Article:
Long after the viewer has forgotten the details of a television story, the very best will leave a powerful image in the mind. It is always something unique and special, something that a child will recall as an adult. Many of Doctor Who’s greatest successes are defined by such moments: a Dalek rising from the waters of the Thames, the Cybermen descending from their tombs, shop dummies coming to life, Morbius’s brain falling to the floor, and a fleet of sailing ships floating in space.
There is more to Enlightenment then one great effects shot, however, and the whole idea behind the story is fascinating. The Eternals’ reliance on what they refer to as ‘ephemerals’ allows them to fulfil the role of the villain of the piece, while gaining our sympathy for their rather pitiful existence. Crucially for an alien race, they come across as individuals, with some more redeemable than others. Wrack is the nearest thing to a pantomime villain. Keith Barron, on the other hand, gives a more thoughtful performance as Striker, while Christopher Brown’s Marriner is the most sympathetic character. He is also the creepiest, and shares some wonderful scenes with Janet Fielding. There are some very adult undercurrents to Enlightenment. Marriner wants to be inside Tegan, but needs her to give herself willingly, as she is strong-willed enough to be able to shut him out.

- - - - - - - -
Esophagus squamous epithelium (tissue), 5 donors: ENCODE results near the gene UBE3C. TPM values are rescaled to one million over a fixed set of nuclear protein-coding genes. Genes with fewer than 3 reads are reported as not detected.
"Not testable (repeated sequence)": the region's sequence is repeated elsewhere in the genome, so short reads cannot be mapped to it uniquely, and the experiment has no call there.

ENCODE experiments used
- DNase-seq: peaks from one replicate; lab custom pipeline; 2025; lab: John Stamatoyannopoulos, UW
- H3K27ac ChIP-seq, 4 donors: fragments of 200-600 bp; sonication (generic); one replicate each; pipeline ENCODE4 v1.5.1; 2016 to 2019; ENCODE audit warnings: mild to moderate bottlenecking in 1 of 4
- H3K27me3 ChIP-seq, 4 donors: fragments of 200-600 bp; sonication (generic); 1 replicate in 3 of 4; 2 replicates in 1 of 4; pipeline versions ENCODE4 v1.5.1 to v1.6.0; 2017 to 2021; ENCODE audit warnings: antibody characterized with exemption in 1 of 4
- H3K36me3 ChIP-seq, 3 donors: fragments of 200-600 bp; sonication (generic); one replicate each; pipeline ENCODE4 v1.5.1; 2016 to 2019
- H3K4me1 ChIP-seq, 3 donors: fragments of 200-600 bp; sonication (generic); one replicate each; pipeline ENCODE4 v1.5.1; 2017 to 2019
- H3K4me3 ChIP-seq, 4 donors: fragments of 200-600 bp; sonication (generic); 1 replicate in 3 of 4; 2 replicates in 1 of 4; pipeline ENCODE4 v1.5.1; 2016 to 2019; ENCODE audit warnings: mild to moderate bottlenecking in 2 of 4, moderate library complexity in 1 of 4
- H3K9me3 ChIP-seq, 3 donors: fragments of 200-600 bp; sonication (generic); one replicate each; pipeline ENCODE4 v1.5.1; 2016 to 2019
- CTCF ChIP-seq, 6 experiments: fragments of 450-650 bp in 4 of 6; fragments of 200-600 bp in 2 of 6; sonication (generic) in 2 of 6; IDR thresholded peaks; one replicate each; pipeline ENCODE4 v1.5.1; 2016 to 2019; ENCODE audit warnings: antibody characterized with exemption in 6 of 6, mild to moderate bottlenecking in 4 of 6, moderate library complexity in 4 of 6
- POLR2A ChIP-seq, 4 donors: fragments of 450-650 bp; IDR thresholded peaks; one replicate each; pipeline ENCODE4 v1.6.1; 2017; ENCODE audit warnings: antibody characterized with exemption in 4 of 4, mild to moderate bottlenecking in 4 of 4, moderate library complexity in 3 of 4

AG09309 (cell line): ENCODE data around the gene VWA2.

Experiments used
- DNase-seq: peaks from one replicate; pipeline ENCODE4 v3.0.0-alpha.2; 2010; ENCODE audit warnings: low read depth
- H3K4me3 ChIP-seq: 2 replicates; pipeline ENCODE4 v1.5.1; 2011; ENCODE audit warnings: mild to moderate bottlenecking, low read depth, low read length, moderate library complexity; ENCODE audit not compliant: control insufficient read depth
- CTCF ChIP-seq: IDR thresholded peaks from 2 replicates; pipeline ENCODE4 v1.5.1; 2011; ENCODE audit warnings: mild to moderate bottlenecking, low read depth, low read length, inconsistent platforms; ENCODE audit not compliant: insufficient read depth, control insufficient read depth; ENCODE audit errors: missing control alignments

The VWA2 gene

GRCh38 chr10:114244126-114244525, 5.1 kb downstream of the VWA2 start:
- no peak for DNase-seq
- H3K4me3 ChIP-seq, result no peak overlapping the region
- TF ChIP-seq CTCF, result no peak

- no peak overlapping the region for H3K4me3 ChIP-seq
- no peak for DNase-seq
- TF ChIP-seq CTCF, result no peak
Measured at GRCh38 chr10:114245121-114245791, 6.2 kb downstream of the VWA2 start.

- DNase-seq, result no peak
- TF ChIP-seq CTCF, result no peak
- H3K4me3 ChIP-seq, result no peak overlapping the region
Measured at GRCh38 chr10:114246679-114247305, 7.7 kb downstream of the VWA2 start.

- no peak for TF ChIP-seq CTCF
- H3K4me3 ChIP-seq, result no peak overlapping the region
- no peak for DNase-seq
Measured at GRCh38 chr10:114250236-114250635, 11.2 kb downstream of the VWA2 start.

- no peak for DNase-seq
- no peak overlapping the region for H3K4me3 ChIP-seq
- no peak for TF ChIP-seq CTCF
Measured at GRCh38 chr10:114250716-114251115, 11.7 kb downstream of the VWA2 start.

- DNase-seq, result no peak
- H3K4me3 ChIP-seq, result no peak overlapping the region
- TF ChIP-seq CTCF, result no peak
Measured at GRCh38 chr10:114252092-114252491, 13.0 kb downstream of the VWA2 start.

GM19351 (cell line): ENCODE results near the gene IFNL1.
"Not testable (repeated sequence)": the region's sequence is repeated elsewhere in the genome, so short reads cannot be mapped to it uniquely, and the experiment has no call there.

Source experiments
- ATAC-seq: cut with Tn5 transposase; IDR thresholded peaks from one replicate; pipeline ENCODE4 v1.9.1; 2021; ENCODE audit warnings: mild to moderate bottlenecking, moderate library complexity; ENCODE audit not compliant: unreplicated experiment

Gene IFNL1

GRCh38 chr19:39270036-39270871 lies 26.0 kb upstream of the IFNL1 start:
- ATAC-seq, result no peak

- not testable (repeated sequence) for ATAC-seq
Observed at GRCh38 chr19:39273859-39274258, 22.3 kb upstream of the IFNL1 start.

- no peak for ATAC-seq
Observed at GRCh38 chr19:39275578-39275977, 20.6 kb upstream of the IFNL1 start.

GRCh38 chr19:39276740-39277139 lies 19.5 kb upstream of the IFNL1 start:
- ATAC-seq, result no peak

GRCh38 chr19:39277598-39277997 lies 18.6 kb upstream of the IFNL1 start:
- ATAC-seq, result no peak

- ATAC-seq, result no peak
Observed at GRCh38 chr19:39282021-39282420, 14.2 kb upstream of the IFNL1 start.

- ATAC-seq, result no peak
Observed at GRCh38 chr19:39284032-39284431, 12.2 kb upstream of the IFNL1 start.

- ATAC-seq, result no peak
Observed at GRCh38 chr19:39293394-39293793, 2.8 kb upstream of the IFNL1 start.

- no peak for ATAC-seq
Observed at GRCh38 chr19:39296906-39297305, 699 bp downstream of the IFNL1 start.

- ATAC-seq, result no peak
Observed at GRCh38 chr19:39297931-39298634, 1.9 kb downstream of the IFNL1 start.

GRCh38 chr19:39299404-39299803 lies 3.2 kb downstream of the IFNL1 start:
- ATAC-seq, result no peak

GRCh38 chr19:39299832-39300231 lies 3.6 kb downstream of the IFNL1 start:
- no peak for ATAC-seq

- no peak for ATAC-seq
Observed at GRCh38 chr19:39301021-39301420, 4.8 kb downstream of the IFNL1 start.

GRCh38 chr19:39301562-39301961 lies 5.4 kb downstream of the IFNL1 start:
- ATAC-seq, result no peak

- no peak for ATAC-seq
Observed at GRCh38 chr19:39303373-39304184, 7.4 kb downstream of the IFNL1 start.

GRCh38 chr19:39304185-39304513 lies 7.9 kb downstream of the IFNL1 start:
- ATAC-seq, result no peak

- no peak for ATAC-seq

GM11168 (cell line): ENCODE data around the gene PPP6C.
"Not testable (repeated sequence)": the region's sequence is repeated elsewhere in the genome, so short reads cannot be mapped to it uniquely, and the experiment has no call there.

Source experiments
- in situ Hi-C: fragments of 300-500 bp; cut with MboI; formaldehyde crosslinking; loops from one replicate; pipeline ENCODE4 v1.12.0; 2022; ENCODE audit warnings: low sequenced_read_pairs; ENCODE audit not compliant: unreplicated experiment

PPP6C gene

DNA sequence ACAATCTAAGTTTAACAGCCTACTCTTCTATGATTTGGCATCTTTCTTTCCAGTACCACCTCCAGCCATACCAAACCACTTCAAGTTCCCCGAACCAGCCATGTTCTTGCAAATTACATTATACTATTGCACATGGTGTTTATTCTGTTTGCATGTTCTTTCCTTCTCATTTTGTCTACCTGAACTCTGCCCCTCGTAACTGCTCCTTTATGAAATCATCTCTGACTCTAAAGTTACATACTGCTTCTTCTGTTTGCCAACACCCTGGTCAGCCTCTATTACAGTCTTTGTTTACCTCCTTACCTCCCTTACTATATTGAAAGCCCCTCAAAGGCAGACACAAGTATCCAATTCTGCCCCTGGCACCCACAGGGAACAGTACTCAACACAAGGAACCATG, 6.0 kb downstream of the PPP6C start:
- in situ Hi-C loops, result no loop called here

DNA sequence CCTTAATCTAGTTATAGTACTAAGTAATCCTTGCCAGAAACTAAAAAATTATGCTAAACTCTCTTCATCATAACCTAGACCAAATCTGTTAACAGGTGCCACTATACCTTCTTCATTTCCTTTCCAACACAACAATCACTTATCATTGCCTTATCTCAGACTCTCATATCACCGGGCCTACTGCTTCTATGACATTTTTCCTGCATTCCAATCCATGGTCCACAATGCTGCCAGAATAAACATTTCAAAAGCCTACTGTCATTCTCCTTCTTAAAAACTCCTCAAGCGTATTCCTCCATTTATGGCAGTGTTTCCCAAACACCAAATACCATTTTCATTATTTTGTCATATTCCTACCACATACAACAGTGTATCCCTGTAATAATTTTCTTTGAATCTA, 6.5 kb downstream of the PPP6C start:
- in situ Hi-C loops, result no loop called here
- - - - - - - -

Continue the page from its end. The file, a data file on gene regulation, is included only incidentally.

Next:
I am empty. You give me being. I look into your mind and see life, energy, excitement. I want them. I want you. Your thoughts should be my thoughts. Your feelings, my feelings.
Wrack has similar thoughts and obsessions about Turlough, with more violent overtones:
TURLOUGH: Why ask? I thought you could all read minds.